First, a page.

As part of the department’s ongoing Research Seminar Series, Christine Blaumueller, PhD, Director of the CCOM Scientific Editing and Research Communication Core, addressed the somewhat puzzling concepts of “rigor and reproducibility” required in NIH grants. Blaumueller and her team are scientists as well as editors who use their considerable experience to interpret guidelines and predict what NIH reviewers are likely to be looking for when scoring grant applications. (Blaumueller’s presentation is available for viewing here.)
In 2016, the NIH issued enhanced instructions for addressing reproducibility of research findings through increased scientific rigor and transparency. Four areas were the focus of this new effort: 1) the scientific premise of the proposed work; 2) a robust and unbiased approach to the proposed work; 3) relevant biological variables, including sex; and 4) authentication of key biological and chemical resources.
New guidelines for 2019 applications instruct investigators to replace the term “scientific premise” with “rigor of the prior research,” and also to add discussion within the Approach section of how weaknesses in the rigor of prior research (as identified in the Significance section) will be addressed by the proposed research.
Collectively, the changes in instructions from 2016 and 2019 mandate that investigators explicitly: discuss the strengths and weaknesses of rigor in the key prior studies upon which their proposal is based, thus providing a strong basis for their own work; identify any gaps due to weaknesses in prior research and explain how these will be addressed in the proposed research; address how sex as a biological variable, which can have profound effects on animal and human systems, will be accounted for in the proposed study; and explain how key resources will be validated in the proposed study.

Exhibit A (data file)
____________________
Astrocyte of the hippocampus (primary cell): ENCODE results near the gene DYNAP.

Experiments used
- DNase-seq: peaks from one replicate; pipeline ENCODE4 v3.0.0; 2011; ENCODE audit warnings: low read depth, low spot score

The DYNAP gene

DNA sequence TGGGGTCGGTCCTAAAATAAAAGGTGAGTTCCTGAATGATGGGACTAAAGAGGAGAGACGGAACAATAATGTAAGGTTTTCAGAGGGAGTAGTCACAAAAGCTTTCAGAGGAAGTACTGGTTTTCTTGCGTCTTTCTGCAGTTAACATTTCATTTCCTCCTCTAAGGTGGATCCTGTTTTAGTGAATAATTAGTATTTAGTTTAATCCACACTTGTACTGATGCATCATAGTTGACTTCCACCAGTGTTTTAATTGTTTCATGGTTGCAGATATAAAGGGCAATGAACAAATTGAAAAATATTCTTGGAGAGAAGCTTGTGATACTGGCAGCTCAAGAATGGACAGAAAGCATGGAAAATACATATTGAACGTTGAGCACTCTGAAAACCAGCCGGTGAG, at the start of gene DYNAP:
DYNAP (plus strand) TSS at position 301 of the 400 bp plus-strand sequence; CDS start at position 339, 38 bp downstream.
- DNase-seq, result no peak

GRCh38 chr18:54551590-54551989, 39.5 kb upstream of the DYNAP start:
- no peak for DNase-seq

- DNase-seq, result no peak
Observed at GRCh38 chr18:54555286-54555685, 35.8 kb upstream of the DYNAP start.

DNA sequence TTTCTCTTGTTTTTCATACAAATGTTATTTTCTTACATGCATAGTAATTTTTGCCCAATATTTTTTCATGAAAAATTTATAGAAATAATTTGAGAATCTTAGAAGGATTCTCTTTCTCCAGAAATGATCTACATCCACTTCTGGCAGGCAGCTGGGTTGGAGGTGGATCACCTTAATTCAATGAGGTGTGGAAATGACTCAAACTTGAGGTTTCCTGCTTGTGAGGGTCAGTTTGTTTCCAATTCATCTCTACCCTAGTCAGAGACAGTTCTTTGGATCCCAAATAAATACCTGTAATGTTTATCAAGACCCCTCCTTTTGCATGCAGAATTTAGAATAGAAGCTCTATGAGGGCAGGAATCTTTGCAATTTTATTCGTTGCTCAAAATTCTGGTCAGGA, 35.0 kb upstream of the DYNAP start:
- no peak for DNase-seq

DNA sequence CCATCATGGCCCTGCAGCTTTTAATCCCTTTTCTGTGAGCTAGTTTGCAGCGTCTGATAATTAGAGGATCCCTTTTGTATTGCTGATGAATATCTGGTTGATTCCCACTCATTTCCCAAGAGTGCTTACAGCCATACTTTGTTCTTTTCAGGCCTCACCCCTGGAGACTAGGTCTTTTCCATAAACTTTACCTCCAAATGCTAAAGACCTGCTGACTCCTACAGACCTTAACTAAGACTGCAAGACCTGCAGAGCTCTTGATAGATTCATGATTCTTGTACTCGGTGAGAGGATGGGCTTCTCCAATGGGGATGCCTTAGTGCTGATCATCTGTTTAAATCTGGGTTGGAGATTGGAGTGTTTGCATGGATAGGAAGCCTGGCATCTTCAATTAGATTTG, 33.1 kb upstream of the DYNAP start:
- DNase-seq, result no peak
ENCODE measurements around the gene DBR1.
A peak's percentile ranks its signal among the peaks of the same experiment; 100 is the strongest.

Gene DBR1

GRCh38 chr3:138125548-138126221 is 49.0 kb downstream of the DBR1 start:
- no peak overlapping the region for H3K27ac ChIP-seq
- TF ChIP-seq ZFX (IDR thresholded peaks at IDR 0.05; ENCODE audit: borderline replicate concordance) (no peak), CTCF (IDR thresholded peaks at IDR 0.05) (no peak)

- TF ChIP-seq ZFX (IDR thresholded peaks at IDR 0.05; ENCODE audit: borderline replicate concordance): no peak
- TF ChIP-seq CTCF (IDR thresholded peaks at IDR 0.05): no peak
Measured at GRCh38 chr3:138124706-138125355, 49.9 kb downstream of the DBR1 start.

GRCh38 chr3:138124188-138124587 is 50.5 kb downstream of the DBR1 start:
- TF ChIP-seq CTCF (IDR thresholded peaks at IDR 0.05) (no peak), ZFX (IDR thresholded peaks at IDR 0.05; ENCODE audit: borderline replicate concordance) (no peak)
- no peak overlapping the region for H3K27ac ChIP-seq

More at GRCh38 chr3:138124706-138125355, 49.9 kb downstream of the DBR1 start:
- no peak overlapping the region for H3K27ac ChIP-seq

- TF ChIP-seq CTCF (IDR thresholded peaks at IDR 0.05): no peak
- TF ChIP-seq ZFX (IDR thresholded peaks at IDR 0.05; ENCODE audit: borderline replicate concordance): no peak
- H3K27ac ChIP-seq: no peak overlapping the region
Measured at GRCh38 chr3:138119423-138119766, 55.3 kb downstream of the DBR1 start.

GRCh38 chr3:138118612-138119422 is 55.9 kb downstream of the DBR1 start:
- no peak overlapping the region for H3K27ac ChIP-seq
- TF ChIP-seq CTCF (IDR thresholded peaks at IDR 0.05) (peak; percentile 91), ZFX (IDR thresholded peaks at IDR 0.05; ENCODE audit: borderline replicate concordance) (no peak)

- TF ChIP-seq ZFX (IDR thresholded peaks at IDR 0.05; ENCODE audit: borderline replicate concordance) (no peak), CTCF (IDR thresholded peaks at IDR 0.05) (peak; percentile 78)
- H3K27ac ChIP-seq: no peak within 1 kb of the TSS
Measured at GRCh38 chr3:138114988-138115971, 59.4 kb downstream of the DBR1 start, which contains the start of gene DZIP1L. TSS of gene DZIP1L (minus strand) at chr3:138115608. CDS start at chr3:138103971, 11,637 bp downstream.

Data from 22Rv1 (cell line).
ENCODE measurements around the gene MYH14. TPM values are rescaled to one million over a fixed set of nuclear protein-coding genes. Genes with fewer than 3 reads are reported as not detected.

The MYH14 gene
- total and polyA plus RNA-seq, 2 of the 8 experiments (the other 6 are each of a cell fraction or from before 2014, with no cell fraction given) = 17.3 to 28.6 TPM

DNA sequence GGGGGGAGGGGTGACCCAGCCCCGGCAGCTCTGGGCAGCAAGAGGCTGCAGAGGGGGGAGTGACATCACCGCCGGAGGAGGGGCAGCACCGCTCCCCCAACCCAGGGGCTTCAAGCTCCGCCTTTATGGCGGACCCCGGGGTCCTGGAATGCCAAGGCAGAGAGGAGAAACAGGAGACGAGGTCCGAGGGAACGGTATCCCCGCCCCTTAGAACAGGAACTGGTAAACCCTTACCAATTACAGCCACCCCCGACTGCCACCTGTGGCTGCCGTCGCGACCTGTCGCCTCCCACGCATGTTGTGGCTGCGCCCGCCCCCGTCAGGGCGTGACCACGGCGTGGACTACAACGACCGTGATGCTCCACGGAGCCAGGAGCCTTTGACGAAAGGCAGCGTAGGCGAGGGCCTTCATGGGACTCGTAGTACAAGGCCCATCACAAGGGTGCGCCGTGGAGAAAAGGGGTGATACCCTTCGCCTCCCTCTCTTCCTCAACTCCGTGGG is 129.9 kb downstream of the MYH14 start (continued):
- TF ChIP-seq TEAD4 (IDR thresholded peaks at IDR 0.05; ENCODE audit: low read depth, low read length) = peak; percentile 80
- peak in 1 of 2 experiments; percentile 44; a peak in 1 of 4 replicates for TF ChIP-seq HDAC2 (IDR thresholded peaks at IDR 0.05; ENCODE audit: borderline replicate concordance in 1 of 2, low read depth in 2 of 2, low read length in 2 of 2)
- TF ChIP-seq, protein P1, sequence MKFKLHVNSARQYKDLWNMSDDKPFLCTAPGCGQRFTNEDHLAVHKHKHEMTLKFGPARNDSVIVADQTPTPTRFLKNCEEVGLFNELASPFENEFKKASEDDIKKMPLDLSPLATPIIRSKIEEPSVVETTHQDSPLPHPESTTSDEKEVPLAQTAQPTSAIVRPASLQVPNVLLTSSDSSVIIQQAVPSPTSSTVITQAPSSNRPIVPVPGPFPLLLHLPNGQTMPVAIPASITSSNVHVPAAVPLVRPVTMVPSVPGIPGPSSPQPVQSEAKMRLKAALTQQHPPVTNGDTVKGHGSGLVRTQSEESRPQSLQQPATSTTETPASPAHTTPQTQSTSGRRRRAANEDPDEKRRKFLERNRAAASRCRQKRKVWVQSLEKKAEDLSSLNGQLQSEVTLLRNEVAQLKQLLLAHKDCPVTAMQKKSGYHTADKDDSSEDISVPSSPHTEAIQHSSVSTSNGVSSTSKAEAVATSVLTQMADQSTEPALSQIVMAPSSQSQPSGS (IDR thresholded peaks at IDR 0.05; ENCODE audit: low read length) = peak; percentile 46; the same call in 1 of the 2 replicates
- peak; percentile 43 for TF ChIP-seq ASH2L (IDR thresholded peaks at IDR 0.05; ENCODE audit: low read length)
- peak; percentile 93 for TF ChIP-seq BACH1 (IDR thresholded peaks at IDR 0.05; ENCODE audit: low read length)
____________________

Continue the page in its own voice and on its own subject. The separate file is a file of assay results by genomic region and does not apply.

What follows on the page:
Blaumueller’s presentation provides examples of each of these areas as well as discussions among grant writing professionals and NIH reviewer comments. These insider tips are valuable for investigators who may be struggling with precise wording in their applications.
As the department’s in-house scientific editor, I would encourage any of you seeking funding to take the time to watch this presentation. For those who have been writing grant applications for years, this may be an opportunity to break out of the old molds and refresh your approach. For those who are new to grant writing, the new guidelines and Christine’s experienced interpretations will make what may feel like an overwhelming process become less mysterious.
And as always, I am ready to review grant applications or any other academic writings!
The department will continue this theme of examining some of the practicalities of research in next month’s Research Seminar, when Donna Hammond, PhD, professor in the Departments of Anesthesia and Pharmacology, will present “Statistics for Researchers.”